OTTAWA – There must be clear policies about the sort of personal information flying drones are allowed to collect before Canadian police and others begin using them on a large scale, warns a new study.
The groundbreaking research report on drones — unmanned eyes in the sky — urges law enforcement agencies, governments and privacy commissioners to work together to ensure civil liberties are respected as more of the miniature craft take to the air.
It says unmanned aerial vehicles, or UAVs, can offer potentially significant cost savings for police and could be useful for responding to emergencies or performing mundane chores.
However, the “potential for intrusive and massive surveillance” means public discussion is needed to reassure Canadians they will not be arbitrarily spied upon, the study concludes.
Ultimately, the federal government “lacks a clear policy” on the devices, it adds.
A copy of the study, to be released next week, was made available to The Canadian Press by authors Christopher Parsons and Adam Molnar of Block G Privacy and Security Consulting. They sifted through academic articles, court rulings and revealing Access to Information documents, uncovering many unanswered questions about the budding technology along the way.
The devices, which range in size from a bird to a small plane, are usually outfitted with cameras but can also carry thermal imaging devices, licence plate readers and laser radar. They can be potent military weapons and, in peacetime, are used for everything from filming movie scenes and detecting radiation to monitoring crowds and photographing accident scenes.
In Canada, UAVs are regulated by Transport Canada as aircraft under the Canadian Aviation Regulations.
The RCMP is eyeing creation of a national fleet of small helicopter-like drones with cameras to help investigate offences, reconstruct traffic accidents, and assist with search-and-rescue.
The Mounties have said they are not being used for general surveillance of people or vehicles.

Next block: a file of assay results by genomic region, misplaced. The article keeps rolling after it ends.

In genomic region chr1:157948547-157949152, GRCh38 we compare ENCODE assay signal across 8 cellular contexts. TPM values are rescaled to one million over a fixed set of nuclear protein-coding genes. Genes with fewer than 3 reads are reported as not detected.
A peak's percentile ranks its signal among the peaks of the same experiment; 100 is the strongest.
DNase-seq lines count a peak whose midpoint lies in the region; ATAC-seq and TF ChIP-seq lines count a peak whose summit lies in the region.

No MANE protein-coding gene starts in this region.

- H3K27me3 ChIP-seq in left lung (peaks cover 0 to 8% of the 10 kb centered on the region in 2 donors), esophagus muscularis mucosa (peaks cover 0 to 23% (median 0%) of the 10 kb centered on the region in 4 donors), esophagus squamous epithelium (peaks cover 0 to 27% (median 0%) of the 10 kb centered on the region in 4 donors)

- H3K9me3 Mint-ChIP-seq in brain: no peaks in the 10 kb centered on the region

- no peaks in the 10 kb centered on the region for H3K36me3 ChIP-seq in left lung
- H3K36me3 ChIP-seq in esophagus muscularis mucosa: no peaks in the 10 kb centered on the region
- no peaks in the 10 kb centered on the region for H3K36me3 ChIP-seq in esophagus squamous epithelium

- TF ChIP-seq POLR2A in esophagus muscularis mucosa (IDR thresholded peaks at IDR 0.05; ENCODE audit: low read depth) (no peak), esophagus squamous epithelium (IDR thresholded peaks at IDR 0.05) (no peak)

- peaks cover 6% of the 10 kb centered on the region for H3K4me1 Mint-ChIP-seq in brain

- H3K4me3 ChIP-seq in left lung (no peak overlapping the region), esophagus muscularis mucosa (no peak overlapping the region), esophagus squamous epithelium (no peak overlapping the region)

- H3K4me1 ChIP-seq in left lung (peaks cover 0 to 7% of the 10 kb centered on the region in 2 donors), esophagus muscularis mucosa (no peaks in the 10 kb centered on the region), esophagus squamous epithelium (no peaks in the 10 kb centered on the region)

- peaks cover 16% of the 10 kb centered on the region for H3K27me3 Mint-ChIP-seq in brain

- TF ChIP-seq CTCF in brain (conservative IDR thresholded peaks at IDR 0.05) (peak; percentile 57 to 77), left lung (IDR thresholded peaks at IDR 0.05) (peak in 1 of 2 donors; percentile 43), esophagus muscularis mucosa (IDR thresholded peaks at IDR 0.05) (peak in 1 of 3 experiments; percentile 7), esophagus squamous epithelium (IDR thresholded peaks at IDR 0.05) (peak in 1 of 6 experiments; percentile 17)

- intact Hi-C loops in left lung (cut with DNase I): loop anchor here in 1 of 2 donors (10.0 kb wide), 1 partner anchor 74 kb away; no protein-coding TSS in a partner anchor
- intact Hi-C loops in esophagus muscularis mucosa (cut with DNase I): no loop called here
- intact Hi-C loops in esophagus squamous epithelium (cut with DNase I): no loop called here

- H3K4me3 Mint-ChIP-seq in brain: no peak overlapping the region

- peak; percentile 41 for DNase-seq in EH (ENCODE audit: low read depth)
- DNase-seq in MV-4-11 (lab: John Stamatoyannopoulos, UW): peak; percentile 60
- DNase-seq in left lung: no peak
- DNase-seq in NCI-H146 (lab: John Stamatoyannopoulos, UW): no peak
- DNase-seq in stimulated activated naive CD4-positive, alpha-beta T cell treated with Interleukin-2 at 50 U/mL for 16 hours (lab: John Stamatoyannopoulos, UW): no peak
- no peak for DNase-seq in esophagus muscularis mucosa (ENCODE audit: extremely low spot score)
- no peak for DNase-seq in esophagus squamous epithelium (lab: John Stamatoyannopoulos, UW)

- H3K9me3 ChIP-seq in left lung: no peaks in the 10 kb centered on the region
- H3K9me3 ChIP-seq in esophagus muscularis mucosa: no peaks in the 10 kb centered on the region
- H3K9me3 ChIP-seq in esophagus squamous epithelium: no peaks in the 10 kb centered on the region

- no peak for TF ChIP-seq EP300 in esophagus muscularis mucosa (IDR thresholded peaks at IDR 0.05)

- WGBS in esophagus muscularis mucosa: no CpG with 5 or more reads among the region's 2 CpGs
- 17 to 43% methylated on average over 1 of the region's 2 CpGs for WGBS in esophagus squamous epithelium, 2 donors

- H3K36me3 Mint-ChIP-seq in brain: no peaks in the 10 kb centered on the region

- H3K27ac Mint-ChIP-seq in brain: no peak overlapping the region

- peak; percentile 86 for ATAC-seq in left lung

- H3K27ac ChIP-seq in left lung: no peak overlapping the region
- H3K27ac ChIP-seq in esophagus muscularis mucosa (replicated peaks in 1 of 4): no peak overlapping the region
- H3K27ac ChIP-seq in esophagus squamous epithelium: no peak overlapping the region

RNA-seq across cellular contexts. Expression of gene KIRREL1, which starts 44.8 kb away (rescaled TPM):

The study notes keen interest from Canadian police forces, but says law enforcement agencies have not “sought feedback from the public on how UAVs should or should not be adopted as a tool to serve the public interest.”
The authors also cite safety and security concerns, including the potential for crashes or even the hacking of a drone to intercept the data it is collecting or make it steer off course.
Among the study’s recommendations:
— Police should engage in “wholesome consultations” with the public on the privacy implications of drones;
— Establishment of a provincial-federal working committee to develop drone policy for Canadian police;
— Creation of policies that spell out the sort of information drones can gather, how long it kept, the way it may be shared and how people can learn whether they have been spied upon.
“The time for such well-balanced policy making is now,” the study says.
In her recent annual report, federal privacy commissioner Jennifer Stoddart notes that National Defence uses drones “in field operations outside Canada” while the National Research Council has planned limited trials with the aim of improving navigation.
A late 2012 poll conducted by Stoddart’s office found that four out of five people surveyed were comfortable with police use of drones for search-and-rescue missions. But only two of five approved of their use in monitoring public events or protests.
“Considering the capacity of UAVs for surreptitious operation, the potential for the technology to be used for general surveillance purposes, and their increasing prevalence — including for civilian purposes — our office will be closely following their expanded use,” says the annual report.
“We will also continue to engage federal government institutions to ensure that any planned operation of UAVs is done in accordance with privacy requirements.”